Thailand’s local travel industry, including airlines, hotels and convention centres have started to feel some impact from the current political chaos, which could hurt their financial performance in the final quarter of the year.
Thai Airways International said its cabin factor last month was 74 per cent, down from 76 per cent in November last year. The airline expects its cabin factor to be 75 per cent this month, down from 78 per cent in December 2012.
Chokchai Panyayong, THAI’s senior executive vice president for commercial, said the largest decline in passengers was from the China market, at 18 per cent. The airline also expects the number of passengers from Australia to be reduced.
The load factor of the European market was 77 per cent last month, below target. Only the Japanese market is still showing good growth, as Japan is now the favourite destination for Thai travellers. THAI has also increased the number of Japan routes and the number of seats to cater to this growth.
“The drop in number of passengers has been caused by many factors, including more competitors, as well as the slow recovery of the world economy, particularly Europe, and the slower economies in Australia and India. The Chinese government is also quite strict in monitoring ‘zero dollar’ tours. Meanwhile, the political conflict in Thailand is getting more intense,” Chokchai said.
He said that normally, the end of the year would be the peak tourism period and the airline expected to see more arrivals to Thailand. However, the political climate would negatively affect the airline’s revenues in the current quarter. If the problem is prolonged, the impact will be more serious. “My concern is that individual tourists in the short-haul markets will cancel their trips to Thailand and go somewhere else,” he said.
Thai AirAsia chief executive Tassapol Bijleveld said the political demonstrations had resulted in 34 governments issuing travel warnings, and that had affected the number of passengers using his airline as well. Its cabin factor in November dropped by 5 percentage points to 82 per cent compared with a year earlier. The market with the biggest drop was China.
“Foreign tourists, especially Chinese, are quite concerned about the political demonstrations. If the situation remains intense, the tourism sector should be more sluggish. However, tourists might decide to go directly to local tourism destinations, such as Phuket, Krabi or Chiang Mai [and avoid Bangkok], or change to other countries instead,” he said.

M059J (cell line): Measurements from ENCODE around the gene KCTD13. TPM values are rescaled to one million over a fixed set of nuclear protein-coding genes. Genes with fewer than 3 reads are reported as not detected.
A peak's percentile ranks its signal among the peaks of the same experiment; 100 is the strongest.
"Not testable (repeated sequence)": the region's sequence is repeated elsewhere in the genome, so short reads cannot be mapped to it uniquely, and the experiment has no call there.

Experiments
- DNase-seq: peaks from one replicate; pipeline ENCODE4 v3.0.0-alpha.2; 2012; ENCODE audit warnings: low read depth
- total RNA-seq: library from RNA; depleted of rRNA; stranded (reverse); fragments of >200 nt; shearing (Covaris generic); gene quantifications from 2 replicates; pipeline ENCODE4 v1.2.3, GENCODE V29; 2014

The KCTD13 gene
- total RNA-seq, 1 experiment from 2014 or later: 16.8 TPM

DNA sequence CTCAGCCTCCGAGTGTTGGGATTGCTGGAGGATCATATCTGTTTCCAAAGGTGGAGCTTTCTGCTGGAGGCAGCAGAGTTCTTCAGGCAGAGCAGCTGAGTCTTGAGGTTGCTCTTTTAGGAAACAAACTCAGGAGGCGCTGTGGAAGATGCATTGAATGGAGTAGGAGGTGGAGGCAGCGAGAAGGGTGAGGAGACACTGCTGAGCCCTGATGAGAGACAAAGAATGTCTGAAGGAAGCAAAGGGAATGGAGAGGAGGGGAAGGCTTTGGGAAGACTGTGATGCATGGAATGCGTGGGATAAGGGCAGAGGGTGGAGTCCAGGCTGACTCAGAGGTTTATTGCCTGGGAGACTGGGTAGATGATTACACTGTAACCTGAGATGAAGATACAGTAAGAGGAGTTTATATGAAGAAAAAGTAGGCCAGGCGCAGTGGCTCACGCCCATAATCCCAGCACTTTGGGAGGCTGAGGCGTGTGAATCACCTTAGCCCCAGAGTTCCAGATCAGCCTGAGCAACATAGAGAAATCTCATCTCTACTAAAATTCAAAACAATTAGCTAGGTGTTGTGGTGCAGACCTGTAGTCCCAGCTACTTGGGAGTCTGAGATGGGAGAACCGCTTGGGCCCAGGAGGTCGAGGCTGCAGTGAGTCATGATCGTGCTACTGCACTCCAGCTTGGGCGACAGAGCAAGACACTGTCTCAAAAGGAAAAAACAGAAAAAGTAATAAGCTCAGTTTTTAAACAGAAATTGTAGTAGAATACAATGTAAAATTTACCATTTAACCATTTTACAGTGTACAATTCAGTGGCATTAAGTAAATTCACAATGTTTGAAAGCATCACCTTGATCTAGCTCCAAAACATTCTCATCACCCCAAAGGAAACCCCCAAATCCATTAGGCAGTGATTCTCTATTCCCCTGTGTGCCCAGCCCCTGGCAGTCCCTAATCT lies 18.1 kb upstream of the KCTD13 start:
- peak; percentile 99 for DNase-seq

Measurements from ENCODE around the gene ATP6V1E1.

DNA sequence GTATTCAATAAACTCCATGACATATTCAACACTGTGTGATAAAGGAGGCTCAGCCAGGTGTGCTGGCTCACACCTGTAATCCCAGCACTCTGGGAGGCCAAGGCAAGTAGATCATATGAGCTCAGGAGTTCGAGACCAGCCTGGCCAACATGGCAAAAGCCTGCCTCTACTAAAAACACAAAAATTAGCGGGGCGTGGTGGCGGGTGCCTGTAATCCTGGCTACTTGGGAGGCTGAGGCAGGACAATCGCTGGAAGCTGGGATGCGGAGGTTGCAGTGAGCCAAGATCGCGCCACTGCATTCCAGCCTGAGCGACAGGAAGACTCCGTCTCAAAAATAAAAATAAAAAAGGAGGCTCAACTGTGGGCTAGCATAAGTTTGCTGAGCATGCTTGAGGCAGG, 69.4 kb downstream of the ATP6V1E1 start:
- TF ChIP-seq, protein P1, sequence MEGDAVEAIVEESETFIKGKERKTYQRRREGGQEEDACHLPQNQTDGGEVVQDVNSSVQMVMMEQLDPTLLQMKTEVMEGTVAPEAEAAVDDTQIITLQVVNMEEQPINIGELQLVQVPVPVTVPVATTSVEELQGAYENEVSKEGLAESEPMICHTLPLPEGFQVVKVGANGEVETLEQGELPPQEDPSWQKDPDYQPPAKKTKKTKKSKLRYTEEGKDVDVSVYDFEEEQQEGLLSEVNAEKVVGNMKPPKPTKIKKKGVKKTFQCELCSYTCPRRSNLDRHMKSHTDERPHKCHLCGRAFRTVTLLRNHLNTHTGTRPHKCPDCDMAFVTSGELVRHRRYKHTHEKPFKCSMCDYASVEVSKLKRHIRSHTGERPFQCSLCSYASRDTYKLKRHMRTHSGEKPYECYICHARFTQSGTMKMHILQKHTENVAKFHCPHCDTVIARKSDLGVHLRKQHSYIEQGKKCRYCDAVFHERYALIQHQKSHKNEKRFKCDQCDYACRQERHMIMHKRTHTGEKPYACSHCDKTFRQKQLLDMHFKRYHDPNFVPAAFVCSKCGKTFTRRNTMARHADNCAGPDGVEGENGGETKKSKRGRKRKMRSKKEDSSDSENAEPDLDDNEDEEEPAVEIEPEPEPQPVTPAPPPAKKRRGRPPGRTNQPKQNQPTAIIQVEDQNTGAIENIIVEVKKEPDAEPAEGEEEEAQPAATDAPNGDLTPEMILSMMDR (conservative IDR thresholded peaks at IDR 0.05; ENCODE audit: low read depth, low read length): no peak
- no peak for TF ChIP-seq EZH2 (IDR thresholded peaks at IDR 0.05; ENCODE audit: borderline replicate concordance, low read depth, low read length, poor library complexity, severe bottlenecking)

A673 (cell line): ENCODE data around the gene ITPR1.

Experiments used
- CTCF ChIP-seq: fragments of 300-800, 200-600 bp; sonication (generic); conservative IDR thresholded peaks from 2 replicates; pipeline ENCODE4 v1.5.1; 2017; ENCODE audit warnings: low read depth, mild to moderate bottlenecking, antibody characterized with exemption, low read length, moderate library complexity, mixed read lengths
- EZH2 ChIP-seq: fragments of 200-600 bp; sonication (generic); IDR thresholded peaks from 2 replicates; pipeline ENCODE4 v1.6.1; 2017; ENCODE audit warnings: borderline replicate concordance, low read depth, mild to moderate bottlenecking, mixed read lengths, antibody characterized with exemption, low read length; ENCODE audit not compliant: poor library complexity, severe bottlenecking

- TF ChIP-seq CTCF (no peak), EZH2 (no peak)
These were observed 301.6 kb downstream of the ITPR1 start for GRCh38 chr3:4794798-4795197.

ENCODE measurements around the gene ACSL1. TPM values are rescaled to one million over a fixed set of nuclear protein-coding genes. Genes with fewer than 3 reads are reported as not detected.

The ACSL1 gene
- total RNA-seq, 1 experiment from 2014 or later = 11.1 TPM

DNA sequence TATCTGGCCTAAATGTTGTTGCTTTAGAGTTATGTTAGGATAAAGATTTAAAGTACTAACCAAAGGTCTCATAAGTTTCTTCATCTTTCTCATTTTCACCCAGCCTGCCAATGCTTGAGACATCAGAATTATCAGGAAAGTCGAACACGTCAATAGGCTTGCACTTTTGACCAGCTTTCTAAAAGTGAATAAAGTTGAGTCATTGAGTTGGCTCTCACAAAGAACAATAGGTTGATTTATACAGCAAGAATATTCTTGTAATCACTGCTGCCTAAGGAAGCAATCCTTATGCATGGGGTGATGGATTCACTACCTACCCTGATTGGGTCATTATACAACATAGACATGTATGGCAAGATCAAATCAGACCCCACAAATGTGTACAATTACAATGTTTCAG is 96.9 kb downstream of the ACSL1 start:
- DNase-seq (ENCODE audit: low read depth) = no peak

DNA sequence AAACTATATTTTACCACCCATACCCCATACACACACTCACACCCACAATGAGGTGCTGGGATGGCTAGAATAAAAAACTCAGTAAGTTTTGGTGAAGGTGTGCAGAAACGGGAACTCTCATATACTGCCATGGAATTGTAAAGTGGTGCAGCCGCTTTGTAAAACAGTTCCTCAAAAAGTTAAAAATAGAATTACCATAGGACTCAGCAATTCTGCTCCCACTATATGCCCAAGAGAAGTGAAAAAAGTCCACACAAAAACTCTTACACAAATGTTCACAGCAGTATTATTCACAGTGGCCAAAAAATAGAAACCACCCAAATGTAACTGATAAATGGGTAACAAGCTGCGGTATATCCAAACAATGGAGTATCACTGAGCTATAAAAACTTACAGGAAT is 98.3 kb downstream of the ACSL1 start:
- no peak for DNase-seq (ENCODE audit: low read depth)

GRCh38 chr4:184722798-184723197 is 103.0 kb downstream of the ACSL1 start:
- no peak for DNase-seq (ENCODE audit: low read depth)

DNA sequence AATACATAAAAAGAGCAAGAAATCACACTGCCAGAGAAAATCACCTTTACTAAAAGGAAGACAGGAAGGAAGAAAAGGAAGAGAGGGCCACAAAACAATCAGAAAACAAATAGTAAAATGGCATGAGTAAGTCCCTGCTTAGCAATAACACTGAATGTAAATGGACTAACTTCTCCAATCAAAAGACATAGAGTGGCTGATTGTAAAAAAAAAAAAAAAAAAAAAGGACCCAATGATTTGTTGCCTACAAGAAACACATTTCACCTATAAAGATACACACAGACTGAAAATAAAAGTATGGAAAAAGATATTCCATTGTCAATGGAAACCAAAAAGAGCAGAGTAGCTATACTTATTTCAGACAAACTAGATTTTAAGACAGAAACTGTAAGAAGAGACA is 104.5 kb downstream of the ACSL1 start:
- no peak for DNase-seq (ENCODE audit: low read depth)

Ronnachit Mahattanapreut, senior vice president for finance and administration at Central Plaza Hotel, said the Centara Grand at CentralWorld had started to see an impact from postponements and cancellations of meetings scheduled by state agencies and local and foreign companies for November and December. This had resulted in opportunity losses of about 50 million baht (US$1.16 million. Meanwhile, the occupancy rate of its hotels in Bangkok was just 70 per cent last month, compared with the 80 per cent it normally sees in November. He expects average occupancy rate this month to be 60-70 per cent.
Catherine McNabb, vice president for sales and marketing at Dusit International, agreed that hotels in Thailand had started to feel the impact. Most of the Dusit customers who had cancelled their bookings were those who had organised the meeting and incentive trips for their employees and clients.
Paul Stevens, operations director of Accor Thailand, said about 24 hotels in Bangkok under the Accor Group still enjoyed average occupancy of 80 per cent as they were located far from the demonstration areas. However, advance bookings have slowed slightly, especially by Hong Kong customers. “We hope that the political problem in Thailand will be settled in a short period of time and the country will be able to progress normally. However, Thailand has strong a foundation as a tourism destination. Despite frequent political difficulties, the number of foreign tourists rebounds very quickly after the situations are settled,” he said.
Sakchai Pattarapreechakul, president of NCC Management and Development, the operator of Queen Sirikit National Convention Centre in Bangkok, said his venue expected to see a small impact on conferences and exhibitions for the rest of the year although the anti-government protesters appeared to have wound down their activities earlier than expected.
This year’s financial results are already reserved in the company’s account. NCC expects to see growth of 12-15 per cent growth in terms of event numbers and a 20-per-cent surge in revenue by end of this fiscal year from the year earlier.
However, Sakchai said he was concerned that if there is further political uncertainty affecting the confidence of international leisure and business tourists this year, particularly after Christmas Day, MICE (meetings, incentives, conventions and exhibitions) business next year might suffer. ___